On January 9, 1980, the date of the closing, Coldwell filed this lawsuit in the Superior Court of Marion County, Indiana, at Indianapolis. The case was removed to federal court where Coldwell filed an amended complaint on March 10, 1980. Count I alleged that Coldwell was entitled to a commission of over $1 million in connection with the sale of the Karlock Ranch. Count II alleged that Karlock's failure to pay the commission when due was in bad faith, that Karlock was profiting from the delay, and that he should be liable for damages resulting from the delay. In his answer, Karlock asserted a number of affirmative defenses and counterclaimed against Coldwell for breach of its obligations under the exclusive listing agreement.
The district court granted summary judgment for Coldwell on Count I of its complaint and on Karlock's counterclaim. The court also allowed Coldwell its attorney's fees in accordance with the terms of the exclusive listing agreement. Karlock appeals these rulings.1
Karlock's first affirmative defense below was that Coldwell is not entitled to collect a brokerage commission on the sale of the Karlock Ranch because Coldwell's activities in connection with the sale were performed by persons who were not licensed as real estate brokers in Indiana. Indiana, like many states, has a so-called closed-door statute that bars recovery of a real estate brokerage commission by an unlicensed broker. During the period relevant to this case, the Indiana statute read as follows:
Sec. 9. In all actions for the collection of a commission or other compensation for the sale of real estate and filed in the courts of this state after October 1, 1949, it shall be alleged and proved therein that at the time the cause of action arose the party seeking relief was a duly licensed real estate broker or real estate salesman of the state of Indiana.
Ind.Acts 1949, c. 44, § 8 (current version at Ind.Code § 25-34.1-6-2 (1981 Cumulative Supplement)).
It is true that McGrath, the Coldwell broker who negotiated the listing agreement with Karlock and who produced Prudential as a purchaser, held no Indiana broker's license. It is also true that the Karlock Ranch is located in Indiana. Karlock argues that under the Indiana statute these facts bar Coldwell from recovering a commission on the sale of the Karlock Ranch. The district court rejected this defense, however, finding that the exclusive listing agreement was a contract for personal services rather than a real estate contract. The court determined that such an agreement should be governed by Illinois law, under which McGrath's lack of an Indiana real estate broker's license is irrelevant. We agree.2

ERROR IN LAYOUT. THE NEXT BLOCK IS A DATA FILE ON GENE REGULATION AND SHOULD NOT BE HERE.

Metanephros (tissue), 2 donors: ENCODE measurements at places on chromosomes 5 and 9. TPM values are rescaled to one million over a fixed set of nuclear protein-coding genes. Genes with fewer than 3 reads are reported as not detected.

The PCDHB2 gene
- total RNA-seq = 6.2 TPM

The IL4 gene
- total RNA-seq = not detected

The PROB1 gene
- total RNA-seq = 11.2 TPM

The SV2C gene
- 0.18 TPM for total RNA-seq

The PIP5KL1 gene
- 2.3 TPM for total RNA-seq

A real estate brokerage contract is generally characterized as a contract for personal services rather than a contract conveying an interest in land. See, e.g., Richland Development Co. v. Staples, 295 F.2d 122, 125 (5th Cir. 1961); Aritex Land Co. v. Arnold, 16 Ariz.App. 547, 494 P.2d 747, 748 (1972); In re Stoddard's Estate, 60 Wash.2d 263, 373 P.2d 116, 118 (1962); Annot., 159 A.L.R. 266, 267 (1945). As such it must be interpreted according to principles of contract law. The course of dealings between Coldwell and Karlock, however, involved contracts with several states. Because the parties did not specify in the contract which state's law was to govern, it is necessary for the court to make that determination.3 A federal court sitting in diversity must apply the choice-of-law rules of the forum state. Klaxon Co. v. Stentor Electric Manufacturing Co., 313 U.S. 487, 61 S.Ct. 1020, 85 L.Ed. 1477 (1941). Our inquiry is, therefore, governed by the Indiana choice-of-law rules applied to contract disputes.4
In W. H. Barber Co. v. Hughes, 223 Ind. 570, 63 N.E.2d 417 (1945), the Indiana Supreme Court stated that a contract is governed by the law of the state where it is made, and that a contract is deemed made in the state where the last act necessary to make it a binding agreement occurs. In the same opinion, however, the Indiana court became one of the first to suggest the use of what has come to be known as the "most significant relationship" approach in determining what law to apply in contract disputes:
The court will consider all acts of the parties touching the transaction in relation to the several states involved and will apply as the law governing the transaction the law of that state with which the facts are in most intimate contact.
223 Ind. at 586, 63 N.E.2d at 423. This approach has since been elaborated in the Restatement (Second) Of Conflict Of Laws § 188 (1971).
Since W. H. Barber Co. there has been some confusion over which choice-of-law rule applies in Indiana.5 We think it clear, however, that in most contract cases Indiana has adopted the most significant relationship analysis outlined in the Second Restatement. This analysis was most recently summarized in Utopia Coach Corp. v. Weatherwax, 379 N.E.2d 518 (Ind.App.1978):
Where ... the court is not satisfied that the parties have chosen the state law to be applied, the court will apply the law of the state having the most significant relationship to the transaction. The court considers such factors as: the place of contract; the place of negotiation; the place of performance; the location of the subject matter; and the domicile or place of incorporation and place of business of the parties.
Id. at 522.